The last thirty years have seen great leaps forward in the subject of magnetoconvection. Computational techniques can now explain exotic nonlinear behaviour, transition to chaos and the formation of structures that can be observed on the surface of the Sun. Here, two leading experts present the current state of knowledge of the subject. They provide a mathematical and numerical treatment of the interactions between electrically conducting fluids and magnetic fields that lead to the complex structures and rich behaviour observed on the Sun and other stars, as well as in the interiors of planets like the Earth. The authors' combined analytical and computational approach provides a model for the study of a wide range of related problems. The discussion includes bifurcation theory, chaotic behaviour, pattern formation in two and three dimensions, and applications to geomagnetism and to the properties of sunspots and other features at the solar surface.
2. Basic MHD
3. Linearized Boussinesq magnetoconvection
4. The nonlinear regime
5. 2D Boussinesq magnetoconvection
6. 3D Boussinesq magnetoconvection
7. Magnetoconvection, rotation and the dynamo
8. Compressible magnetoconvection
9. Solar and stellar magnetic fields
Appendix A. The Boussinesq and anelastic approximations
Appendix B. Chaotic systems
Appendix C. Double-diffusive convection
Appendix D. Magnetic buoyancy and the magneto-Boussinesq approximation
There are currently no reviews for this product. Be the first to review this product!
N. O. Weiss is Emeritus Professor of Mathematical Physics at the University of Cambridge and a Fellow of Clare College. He is a Fellow of the Royal Society and a former President of the Royal Astronomical Society, which awarded him a Gold Medal in 2007. His research has centred on astrophysical fluid dynamics and especially on nonlinear magnetohydrodynamic interactions between convection and magnetic fields in the Sun and other stars, as well as in the Earth.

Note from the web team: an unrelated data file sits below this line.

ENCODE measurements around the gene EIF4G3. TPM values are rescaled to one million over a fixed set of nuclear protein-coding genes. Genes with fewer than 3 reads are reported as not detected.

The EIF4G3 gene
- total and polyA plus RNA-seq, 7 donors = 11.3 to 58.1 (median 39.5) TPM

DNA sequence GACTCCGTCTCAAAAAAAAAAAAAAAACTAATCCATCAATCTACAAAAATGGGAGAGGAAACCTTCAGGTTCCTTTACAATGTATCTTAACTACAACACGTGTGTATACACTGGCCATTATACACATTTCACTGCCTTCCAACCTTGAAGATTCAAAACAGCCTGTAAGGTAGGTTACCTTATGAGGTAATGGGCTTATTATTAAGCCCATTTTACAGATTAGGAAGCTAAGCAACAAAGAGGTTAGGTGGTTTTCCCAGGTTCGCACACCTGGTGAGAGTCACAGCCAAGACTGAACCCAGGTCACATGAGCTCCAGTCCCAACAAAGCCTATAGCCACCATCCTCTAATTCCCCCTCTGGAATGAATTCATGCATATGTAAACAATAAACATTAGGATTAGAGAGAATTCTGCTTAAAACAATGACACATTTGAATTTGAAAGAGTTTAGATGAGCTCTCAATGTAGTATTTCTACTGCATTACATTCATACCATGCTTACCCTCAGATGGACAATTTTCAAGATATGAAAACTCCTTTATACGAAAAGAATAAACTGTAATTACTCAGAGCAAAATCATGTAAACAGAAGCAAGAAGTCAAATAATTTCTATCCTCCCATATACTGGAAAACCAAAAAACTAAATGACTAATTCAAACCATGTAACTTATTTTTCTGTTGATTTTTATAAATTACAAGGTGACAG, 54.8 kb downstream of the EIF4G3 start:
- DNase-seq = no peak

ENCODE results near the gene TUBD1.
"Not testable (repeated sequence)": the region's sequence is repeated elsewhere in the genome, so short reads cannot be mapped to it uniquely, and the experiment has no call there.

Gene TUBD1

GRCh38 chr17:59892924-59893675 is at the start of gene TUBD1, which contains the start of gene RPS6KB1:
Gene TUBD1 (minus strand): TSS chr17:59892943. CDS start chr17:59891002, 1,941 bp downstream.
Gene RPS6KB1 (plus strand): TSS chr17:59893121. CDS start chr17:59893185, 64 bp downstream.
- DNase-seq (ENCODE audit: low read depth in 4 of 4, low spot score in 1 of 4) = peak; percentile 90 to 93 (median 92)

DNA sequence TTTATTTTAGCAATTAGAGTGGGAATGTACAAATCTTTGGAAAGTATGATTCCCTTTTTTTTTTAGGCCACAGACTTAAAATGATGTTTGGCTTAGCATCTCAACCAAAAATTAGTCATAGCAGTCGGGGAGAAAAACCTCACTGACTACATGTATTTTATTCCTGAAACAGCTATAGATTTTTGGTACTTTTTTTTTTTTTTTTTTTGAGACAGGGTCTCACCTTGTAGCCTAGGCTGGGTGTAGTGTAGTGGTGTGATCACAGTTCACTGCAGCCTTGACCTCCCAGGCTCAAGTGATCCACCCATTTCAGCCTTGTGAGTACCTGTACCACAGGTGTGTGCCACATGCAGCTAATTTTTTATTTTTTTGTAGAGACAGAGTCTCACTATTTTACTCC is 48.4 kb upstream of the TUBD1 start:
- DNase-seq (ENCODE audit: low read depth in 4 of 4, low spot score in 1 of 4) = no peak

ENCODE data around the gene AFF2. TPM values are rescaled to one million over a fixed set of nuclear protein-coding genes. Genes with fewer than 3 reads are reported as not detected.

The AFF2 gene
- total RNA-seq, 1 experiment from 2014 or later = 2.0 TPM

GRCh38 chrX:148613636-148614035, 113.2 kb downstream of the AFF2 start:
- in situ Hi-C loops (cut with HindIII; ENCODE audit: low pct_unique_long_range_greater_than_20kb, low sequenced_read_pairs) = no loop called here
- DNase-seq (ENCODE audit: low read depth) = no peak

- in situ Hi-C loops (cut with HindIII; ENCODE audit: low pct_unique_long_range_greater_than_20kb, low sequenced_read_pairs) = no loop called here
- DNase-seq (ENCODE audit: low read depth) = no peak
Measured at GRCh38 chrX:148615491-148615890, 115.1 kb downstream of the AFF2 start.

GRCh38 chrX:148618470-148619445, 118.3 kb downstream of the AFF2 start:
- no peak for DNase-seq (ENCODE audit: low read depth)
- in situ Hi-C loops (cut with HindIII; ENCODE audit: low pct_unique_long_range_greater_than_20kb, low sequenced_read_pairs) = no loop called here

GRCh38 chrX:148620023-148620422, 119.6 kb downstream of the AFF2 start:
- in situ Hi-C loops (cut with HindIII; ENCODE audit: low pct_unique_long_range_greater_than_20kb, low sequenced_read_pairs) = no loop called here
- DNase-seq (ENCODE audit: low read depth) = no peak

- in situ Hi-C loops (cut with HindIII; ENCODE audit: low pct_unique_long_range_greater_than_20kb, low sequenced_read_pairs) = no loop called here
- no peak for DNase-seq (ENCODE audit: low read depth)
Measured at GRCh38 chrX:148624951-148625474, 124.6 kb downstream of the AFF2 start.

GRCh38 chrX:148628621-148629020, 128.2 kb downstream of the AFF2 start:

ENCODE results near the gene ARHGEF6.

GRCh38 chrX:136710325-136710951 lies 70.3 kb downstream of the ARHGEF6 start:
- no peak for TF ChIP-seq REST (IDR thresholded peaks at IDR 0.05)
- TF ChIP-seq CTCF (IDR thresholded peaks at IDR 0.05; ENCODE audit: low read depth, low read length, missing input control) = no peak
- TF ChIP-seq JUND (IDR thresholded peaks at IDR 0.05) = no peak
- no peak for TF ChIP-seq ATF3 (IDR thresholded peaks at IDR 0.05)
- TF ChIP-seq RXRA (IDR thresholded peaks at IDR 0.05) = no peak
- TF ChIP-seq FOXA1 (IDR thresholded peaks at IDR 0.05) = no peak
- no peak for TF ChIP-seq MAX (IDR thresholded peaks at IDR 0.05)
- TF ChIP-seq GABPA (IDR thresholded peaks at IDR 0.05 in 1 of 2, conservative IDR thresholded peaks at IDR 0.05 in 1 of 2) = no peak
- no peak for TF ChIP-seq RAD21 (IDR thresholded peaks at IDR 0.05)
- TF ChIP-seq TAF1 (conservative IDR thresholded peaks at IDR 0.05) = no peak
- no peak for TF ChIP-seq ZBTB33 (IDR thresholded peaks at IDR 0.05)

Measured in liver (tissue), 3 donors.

M. R. E. Proctor is Professor of Astrophysical Fluid Dynamics at the University of Cambridge and Provost of King's College, having been for many years a Fellow of Trinity College. He is a Fellow of the Royal Society and of the Institute of Mathematics and Applications. His early research was concerned with nonlinear models of the geomagnetic field. More recently he has contributed to a number of research areas, including dynamical systems and pattern formation, solar dynamo theory and the interactions of magnetic fields and convection in the Sun.